Second host seventh at the Emirates in Saturday’s lunchtime kick-off, which will be the 165th meeting between these bitter north London neighbours, their 147th league clash and 37th in the Premier League. But the ever-present pressure to win this fixture will be intensified because Arsenal have the incentive of going top, even if only temporarily, by winning – and Spurs have the incentive of making sure that doesn’t happen, while closing the gap on fourth-placed Manchester City.
Arsene Wenger’s side enjoyed a near-perfect weekend last time out, beating Everton away after Manchester United had been held by Aston Villa and before Chelsea crashed to an unaccustomed home defeat by Sunderland.
Those results meant that the Gunners closed to with two points of the Blues, in sharp contrast to an alternative scenario which would have seen Chelsea eight points ahead had the Black Cats been despatched and the Toffees stuck it to visiting Londoners. The challenge for Arsenal now is to build on that turn of events by achieving a third straight win; the boost to local pride will be highly desirable secondary bonus.
However, their impressive wins at Molineux and Goodison last week should not obscure the fact that Arsenal’s recent home form has been below par. Defeat by West Bromwich Albion, somewhat laboured victories over Birmingham and West Ham, and that loss to Newcastle speak ominously of a team currently ill at ease on their own turf.
Wenger will be desperate to re-establish dominance at home, which is an imperative for any title-winning team. And his squad are certainly contenders. Midfielder Samir Nasri – whose speed of thought and foot impressed for France at Wembley – is optimistic it could be Arsenal’s turn this year. Beating Spurs on Saturday wouldn’t guarantee that but it would underline their intent.
Recent history is undoubtedly on their side: the Gunners have taken 29 points from a possible 33 in their last 11 home league games against their rivals, have lost only one of the last 21 and are unbeaten against Tottenham at home for 18 years. Moreover, they beat Spurs 4-1 at White Hart Lane in a League Cup tie in September.
...But Spurs Feel The Balance Is Shifting In Their Favour
Tottenham, though, sense the wind of change blowing through north London. Their 2-1 win at the Lane last April finally ended a nightmare sequence against the old enemy, and was a key stepping-stone on their route into this season’s Champions League. Having had to endure watching the Gunners go far in that competition year after year, Spurs are now participants, enjoying themselves hugely and making many sit up and take notice with a scintillating win over defending champions Inter.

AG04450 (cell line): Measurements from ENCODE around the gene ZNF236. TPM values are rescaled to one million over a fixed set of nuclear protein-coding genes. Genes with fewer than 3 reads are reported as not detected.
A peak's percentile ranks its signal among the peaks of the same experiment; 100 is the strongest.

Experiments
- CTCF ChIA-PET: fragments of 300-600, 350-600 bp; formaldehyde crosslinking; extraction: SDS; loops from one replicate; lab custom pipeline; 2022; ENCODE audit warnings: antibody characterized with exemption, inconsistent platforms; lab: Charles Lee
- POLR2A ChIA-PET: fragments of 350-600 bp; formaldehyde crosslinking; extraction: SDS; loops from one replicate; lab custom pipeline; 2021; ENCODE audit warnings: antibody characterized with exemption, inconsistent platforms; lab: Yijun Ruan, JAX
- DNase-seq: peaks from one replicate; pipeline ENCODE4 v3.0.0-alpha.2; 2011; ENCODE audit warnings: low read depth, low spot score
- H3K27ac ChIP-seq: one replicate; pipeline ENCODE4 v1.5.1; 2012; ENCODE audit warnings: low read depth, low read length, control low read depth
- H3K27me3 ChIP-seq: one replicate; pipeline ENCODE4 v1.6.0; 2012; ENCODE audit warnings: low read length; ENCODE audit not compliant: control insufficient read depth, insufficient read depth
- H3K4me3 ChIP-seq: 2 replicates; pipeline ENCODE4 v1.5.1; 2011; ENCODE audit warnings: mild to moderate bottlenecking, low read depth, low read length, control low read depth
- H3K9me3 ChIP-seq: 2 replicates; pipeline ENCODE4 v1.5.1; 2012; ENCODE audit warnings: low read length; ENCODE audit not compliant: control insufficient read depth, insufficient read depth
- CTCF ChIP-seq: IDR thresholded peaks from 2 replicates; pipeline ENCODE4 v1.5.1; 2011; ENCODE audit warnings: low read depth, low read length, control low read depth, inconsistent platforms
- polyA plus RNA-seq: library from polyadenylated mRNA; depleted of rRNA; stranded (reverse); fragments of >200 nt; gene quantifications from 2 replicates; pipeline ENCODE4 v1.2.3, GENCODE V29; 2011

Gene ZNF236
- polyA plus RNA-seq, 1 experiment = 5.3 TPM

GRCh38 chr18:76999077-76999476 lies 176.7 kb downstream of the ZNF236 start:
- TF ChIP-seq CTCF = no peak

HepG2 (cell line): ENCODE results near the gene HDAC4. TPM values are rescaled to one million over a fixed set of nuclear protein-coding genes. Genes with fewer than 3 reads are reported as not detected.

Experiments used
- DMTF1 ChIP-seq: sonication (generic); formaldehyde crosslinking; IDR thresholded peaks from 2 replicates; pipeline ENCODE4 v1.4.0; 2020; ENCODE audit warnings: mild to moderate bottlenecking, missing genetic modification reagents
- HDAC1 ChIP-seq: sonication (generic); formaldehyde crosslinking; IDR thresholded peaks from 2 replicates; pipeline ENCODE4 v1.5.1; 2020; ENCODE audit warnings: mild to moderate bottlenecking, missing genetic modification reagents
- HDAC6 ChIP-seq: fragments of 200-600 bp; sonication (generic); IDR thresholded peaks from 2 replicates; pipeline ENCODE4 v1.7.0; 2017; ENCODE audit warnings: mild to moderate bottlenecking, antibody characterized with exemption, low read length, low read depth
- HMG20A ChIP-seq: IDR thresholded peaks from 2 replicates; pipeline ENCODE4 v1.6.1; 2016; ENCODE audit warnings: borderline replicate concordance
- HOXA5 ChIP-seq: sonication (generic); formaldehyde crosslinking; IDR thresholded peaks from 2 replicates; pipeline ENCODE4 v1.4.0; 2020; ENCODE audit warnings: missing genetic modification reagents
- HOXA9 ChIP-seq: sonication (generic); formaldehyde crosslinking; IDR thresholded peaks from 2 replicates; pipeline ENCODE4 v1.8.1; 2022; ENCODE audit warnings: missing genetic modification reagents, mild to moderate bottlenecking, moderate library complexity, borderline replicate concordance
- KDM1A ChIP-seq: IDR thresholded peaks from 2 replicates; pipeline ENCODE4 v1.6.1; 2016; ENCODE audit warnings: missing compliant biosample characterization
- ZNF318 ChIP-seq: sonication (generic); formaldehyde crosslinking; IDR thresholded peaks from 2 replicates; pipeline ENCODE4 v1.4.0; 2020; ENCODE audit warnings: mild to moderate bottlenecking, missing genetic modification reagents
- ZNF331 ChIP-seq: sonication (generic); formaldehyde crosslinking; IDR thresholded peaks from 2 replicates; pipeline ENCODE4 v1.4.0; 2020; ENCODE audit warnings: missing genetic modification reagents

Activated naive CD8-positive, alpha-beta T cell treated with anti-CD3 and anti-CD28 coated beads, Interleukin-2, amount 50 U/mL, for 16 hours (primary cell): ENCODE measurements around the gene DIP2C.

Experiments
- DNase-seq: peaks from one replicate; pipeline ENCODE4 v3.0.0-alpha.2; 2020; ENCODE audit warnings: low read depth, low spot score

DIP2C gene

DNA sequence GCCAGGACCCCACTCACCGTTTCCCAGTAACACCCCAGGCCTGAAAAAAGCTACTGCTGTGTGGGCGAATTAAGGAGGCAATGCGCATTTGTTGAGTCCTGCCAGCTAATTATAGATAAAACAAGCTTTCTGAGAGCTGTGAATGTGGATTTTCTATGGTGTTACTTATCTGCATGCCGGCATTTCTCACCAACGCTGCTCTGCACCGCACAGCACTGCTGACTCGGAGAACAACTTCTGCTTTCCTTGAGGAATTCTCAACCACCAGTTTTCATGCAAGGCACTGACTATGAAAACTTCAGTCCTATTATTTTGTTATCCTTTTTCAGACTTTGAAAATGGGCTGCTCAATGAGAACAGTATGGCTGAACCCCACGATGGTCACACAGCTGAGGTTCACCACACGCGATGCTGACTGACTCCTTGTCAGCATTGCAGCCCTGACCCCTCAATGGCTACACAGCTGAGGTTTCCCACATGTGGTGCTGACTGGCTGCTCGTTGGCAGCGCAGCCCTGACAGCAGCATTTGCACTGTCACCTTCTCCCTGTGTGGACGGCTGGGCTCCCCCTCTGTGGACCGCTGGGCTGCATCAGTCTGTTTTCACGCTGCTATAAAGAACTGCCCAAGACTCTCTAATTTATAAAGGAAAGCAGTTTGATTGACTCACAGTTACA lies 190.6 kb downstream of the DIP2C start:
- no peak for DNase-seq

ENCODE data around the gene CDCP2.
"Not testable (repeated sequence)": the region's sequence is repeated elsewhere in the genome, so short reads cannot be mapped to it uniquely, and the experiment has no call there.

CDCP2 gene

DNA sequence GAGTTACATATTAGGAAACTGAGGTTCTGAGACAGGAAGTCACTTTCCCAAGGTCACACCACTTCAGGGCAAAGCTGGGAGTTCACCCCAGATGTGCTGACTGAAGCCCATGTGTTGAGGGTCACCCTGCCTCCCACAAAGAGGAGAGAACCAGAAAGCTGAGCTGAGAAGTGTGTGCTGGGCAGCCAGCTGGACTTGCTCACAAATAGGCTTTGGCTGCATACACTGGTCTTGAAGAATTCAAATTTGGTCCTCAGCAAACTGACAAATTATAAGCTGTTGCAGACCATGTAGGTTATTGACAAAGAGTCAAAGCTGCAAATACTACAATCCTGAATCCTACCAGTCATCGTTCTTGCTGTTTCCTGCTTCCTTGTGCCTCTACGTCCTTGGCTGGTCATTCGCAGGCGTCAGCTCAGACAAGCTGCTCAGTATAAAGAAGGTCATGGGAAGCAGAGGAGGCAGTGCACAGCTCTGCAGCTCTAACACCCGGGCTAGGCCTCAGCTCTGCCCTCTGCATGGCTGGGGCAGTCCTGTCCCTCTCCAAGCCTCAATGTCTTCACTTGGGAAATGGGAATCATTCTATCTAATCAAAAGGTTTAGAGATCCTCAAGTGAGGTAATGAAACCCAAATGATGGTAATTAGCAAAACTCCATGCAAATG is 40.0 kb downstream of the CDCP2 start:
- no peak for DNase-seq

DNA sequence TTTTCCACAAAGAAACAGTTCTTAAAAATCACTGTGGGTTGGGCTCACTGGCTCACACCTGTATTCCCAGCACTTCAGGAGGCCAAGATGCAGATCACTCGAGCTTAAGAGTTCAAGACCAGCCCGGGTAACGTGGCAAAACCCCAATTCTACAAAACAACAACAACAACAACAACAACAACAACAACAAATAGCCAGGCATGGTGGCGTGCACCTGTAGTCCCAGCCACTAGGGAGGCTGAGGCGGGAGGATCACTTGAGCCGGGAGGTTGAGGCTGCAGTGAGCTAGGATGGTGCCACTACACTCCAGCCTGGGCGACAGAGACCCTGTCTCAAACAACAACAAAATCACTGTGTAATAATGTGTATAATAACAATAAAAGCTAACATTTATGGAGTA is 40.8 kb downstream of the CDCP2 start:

Striker Peter Crouch said this week: “We're a lot closer to them than we have been for a long time, and against the best we seem to raise our game.”
That may be true, but a damning statistic for Spurs fans is that it is now 68 league games since Tottenham last won away against one of the Premier League’s 'big four' clubs - Manchester United, Chelsea, Arsenal or Liverpool. They’ve had 20 draws and 48 defeats against this quartet since beating Liverpool 2-1 at Anfield back in August 1993.
However, in Rafael van der Vaart and Gareth Bale they boast two of the League’s most in-form players, and they will make the short trip down the Seven Sisters Road buoyed by their 4-2 victory over Blackburn Rovers last weekend, and with boyhood Arsenal fan Redknapp trying to convince his players that the Gunners are unusually vulnerable at home just now.
Spurs have already beaten Stoke City and Fulham away from home this season, and will feel they have a good opportunity to achieve their first win on Arsenal turf since May 1993 when George Graham, who went on to manage at White Hart Lane, fielded a shadow XI at Highbury a few days before the Gunners’ FA Cup final appearance and duly paid the price with a 3-1 defeat.
Central defender Laurent Koscielny is back in contention having completed his two-match suspension, imposed after collecting his second red card of the season towards the end of Arsenal’s last home game, the 1-0 defeat by Newcastle United.
Young midfielder Jack Wilshere, who missed England’s midweek friendly thanks to a back injury sustained during the win at Everton last Sunday, faces a fitness test but is hopeful of making the north London derby.
Also facing fitness tests after the midweek internationals are Andrey Arshavin and Tomas Rosicky.
Robin van Persie played a pre-agreed 45 minutes for the Netherlands against Turkey, and came through unscathed and with his return to full fitness enhanced.
But Manuel Almunia (elbow), Abou Diaby (ankle), Emmanuel Frimpong (knee), Aaron Ramsey (broken leg/fitness) and Thomas Vermaelen (Achilles) are all still sidelined.
Possible starting XI: Fabianski; Sanga, Koscielny, Squillaci, Clichy; Nasri, Song, Denilson; Walcott, Fabregas, Chamakh.
Striker Jermain Defoe, having recovered from ankle surgery, is back in training and could be included in Harry Redknapp’s squad, possibly as a substitute.
Winger Aaron Lennon is due to have his fitness assessed following his hamstring problem, but midfielder Tom Huddlestone has been ruled out for three months with an ankle injury.
Michael Dawson (knee & ankle), Robbie Keane (ankle), Giovani dos Santos, Ledley King & Jonathan Woodgate (all groin), and Jamie O'Hara (back) are all unavailable.
Possible starting XI: Gomes; Hutton, Kaboul, Gallas, Assou-Ekotto; Van der Vaart, Jenas, Modric, Bale; Pavlyuchenko, Crouch.